So, yes, GRRM could have done something with a living Catelyn instead of Stoneheart. However, he had absolutely no intention to, and designed her story to build to the climax of her death… and then the denouement, showing what happens when all that really matters is gone and only a mocking travesty of life is left. Hope that helps you understand.


The  Crimson Brew ( Coffee Shop )

The Crimson Brew operates independent of cultural and social influences - it’s more fun to make your own rules. Not your average coffee shop.

The Crimson Brew is a quiet place to sit down and drink coffee, whilst also enjoying the pages of a good book. Fact or fiction, you’ll find the walls of The Crimson Brew lined with a small library sized collection of books from all genre’s, all you’ve got to do is pick your novel and find somewhere comfortable to sit. Big squishy, mis-matched armchairs, beanbags and giant pillows, are found scattered over one half of the shop. Big booths line the other side, that are perfect for getting together in groups to do school work whilst being social, and staying both hydrated and energized. Not only a cafe and a bookstore, The Crimson Brew is also one of the best places in town to buy baked goods, and delectable fresh baguettes. Free wifi, coffee, cakes and books, what more could you want from this homey little cafe.

There are also private rooms if you wish not to be disturbed while working or just want the room for yourself or friends.

107 asoiaf/got inspired starter sentences ;

requested by anon.

  1. “Winter is Coming.”
  2. “A ______ always pays their debts.”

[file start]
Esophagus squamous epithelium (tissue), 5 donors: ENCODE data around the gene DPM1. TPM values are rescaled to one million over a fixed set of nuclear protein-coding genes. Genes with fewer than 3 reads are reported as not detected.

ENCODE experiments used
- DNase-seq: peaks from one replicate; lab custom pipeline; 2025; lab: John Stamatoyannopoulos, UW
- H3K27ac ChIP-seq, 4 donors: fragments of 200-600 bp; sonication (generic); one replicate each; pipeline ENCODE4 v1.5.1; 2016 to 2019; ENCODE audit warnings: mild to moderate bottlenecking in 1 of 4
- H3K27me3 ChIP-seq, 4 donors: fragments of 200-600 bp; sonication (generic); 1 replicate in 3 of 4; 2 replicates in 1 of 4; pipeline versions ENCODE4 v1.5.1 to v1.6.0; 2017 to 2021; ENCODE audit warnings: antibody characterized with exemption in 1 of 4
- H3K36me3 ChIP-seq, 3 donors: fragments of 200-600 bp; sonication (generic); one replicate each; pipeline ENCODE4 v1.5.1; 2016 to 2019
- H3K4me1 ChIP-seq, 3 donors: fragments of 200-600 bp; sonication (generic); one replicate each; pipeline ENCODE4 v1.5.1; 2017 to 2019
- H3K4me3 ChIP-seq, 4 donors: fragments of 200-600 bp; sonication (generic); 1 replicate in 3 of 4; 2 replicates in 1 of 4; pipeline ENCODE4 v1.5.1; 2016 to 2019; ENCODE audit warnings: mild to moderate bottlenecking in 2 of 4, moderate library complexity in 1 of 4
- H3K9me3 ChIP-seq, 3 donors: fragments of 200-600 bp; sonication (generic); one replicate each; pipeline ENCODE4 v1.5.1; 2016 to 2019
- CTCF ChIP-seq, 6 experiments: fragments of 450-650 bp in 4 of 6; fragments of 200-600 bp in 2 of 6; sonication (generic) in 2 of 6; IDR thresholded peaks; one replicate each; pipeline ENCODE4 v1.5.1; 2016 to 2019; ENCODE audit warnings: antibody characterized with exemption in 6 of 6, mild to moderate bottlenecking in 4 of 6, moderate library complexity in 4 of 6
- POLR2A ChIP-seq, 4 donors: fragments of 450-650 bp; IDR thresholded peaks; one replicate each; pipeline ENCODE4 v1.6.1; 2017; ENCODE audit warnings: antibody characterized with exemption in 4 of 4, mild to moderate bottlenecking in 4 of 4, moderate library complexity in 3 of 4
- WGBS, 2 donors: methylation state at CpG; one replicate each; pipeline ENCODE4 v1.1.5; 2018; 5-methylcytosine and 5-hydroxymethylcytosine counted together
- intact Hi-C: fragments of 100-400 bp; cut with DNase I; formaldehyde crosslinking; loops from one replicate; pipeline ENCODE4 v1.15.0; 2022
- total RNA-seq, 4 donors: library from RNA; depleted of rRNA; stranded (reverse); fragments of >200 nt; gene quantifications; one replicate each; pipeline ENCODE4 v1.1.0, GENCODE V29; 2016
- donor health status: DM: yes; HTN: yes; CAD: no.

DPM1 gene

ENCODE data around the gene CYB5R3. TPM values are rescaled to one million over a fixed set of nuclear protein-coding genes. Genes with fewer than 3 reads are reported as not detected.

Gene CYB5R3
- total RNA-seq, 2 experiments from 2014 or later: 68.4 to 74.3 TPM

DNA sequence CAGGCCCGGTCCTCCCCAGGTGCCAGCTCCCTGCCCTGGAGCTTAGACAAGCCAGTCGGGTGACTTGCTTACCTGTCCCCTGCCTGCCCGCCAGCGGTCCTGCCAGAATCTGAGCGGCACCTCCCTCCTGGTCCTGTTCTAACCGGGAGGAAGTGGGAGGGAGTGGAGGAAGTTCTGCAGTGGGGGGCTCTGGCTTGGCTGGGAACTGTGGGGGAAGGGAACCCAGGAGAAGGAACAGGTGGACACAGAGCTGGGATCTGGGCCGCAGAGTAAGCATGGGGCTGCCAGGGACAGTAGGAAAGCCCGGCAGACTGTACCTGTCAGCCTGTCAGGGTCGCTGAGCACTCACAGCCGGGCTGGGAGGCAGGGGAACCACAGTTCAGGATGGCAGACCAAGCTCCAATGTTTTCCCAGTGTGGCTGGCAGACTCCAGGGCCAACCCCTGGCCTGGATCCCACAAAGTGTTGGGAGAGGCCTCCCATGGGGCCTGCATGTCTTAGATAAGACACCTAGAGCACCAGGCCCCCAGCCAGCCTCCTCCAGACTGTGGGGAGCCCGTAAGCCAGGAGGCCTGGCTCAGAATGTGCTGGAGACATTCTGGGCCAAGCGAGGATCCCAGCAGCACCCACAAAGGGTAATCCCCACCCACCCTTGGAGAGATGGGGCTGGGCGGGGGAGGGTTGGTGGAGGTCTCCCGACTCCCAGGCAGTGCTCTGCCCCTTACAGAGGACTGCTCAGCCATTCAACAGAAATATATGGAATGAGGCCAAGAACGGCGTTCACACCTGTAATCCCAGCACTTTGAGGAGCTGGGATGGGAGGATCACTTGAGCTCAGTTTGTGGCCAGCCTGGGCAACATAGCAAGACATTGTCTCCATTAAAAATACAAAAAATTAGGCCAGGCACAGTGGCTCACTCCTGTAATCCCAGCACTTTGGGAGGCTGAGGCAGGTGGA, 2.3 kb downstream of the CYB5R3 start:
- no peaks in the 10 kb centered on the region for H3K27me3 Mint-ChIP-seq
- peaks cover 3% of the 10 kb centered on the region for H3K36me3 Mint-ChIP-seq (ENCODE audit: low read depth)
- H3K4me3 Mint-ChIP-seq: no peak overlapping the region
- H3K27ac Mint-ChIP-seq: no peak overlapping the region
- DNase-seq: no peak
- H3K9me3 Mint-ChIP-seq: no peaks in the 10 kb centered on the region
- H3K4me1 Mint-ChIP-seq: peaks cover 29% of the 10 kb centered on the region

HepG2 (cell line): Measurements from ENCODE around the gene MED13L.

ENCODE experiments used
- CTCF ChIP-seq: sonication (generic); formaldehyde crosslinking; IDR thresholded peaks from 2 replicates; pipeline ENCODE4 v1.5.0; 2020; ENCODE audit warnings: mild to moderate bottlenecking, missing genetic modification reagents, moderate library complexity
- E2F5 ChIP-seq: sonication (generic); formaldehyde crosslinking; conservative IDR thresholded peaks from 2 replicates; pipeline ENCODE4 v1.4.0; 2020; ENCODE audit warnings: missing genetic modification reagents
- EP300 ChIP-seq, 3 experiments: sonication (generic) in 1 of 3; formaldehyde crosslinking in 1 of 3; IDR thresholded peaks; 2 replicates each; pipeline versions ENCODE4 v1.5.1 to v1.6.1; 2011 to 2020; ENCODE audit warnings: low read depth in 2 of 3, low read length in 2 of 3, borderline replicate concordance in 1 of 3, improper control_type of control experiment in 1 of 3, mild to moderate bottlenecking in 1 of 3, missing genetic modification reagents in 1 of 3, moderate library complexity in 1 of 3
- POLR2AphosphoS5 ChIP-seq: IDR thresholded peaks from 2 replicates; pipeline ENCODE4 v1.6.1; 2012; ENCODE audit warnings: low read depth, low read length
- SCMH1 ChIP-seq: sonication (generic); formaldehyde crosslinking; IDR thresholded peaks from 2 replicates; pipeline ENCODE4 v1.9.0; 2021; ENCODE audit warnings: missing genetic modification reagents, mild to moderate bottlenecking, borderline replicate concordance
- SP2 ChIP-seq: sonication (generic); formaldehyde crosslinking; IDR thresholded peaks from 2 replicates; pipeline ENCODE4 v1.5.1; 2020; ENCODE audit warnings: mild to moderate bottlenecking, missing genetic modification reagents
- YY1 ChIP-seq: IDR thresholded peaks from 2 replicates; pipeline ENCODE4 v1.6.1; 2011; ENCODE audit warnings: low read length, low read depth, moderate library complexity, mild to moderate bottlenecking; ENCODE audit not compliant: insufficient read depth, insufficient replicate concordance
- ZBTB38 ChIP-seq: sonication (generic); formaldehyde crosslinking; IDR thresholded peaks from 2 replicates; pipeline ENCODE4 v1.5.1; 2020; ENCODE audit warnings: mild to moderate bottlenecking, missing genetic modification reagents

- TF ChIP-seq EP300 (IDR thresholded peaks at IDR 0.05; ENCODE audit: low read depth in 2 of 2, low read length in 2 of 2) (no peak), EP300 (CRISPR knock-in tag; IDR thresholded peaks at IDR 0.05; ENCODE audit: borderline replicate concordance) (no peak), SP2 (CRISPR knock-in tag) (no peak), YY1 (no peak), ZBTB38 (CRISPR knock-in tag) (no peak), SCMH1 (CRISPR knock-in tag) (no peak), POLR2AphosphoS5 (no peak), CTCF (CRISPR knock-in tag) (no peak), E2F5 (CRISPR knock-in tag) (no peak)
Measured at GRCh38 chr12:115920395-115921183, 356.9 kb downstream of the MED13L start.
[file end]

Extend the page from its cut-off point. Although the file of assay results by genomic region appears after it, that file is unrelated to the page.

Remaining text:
3. “Family, Duty, Honor.”
  4. “Is he a ham?”
  5. “Is she a ham?”
  6. “The night is dark and full of terrors.”
  7. “I would let his whole tribe fuck you - all forty thousand men - and their horses too if that’s what it took.”
  8. “I know where to put it!”
  9. “Do you know where to put it?”
  10. “Every flight begins with a fall.”
  11. “The wolf dreams are better. I smell things, and sometimes I can taste the blood.”
  12. “Old stories are like old friends. You have to visit them from time to time.”
  13. “He is a sweet boy, quick to laugh, easy to love.”
  14. “She is a sweet girl, quick to laugh, easy to love.”
  15. “The man died well, I’ll give him that.”
  16. “I am always proud of _____.”
  17. “I prayed for it.”
  18. “He was my special boy.”
  19. “She was my special girl.”
  20. “Darkness will make you strong.”
  21. “I want to weep. I want to be comforted. I’m so tired of being strong. I want to be foolish and frightened for once. Just for a small while, that’s all….a day…..an hour.”
  22. “I am a creature of grief and dust and bitter longings.”
  23. “There is an empty place within me where my heart was once.”
  24. “I want them all dead. ______ first, then ______ and ______ and ______, every one, every one.”
  25. “You have courage. Not battle courage perhaps but…I don’t know…a kind of woman’s courage.”

Keep reading

I am a creature of grief and dust and bitter longings. There is an empty place within me where my heart was once.
—  George R.R. Martin

creature of grief and dust (listen) - a mix for catelyn tully

“I am a creature of grief and dust and bitter longings. There is an empty place within me where my heart was once.”

i. sansa’s hymn // letomi. ii. never let me go // florence and the machine. iii. bitch // meredith brooks. iv. no hope in the air // laura marling. v. human // daughter. vi. the only exception // paramore. vii. we’ll meet again // vera lynn. xiii. i just want your jeans // god help help girl. ix. the greatest love of all // whitney houston. x. o death // jen titus. xi. what the water gave me // florence and the machine. xii. bones // msmr. xiii. hurricane // the hush sound. xiv. the crane wife 3 // the decemberists.

I am a creature of grief and dust and bitter longings. There is an empty place within me where my heart was once.
—  George R.R. Martin, A Clash of Kings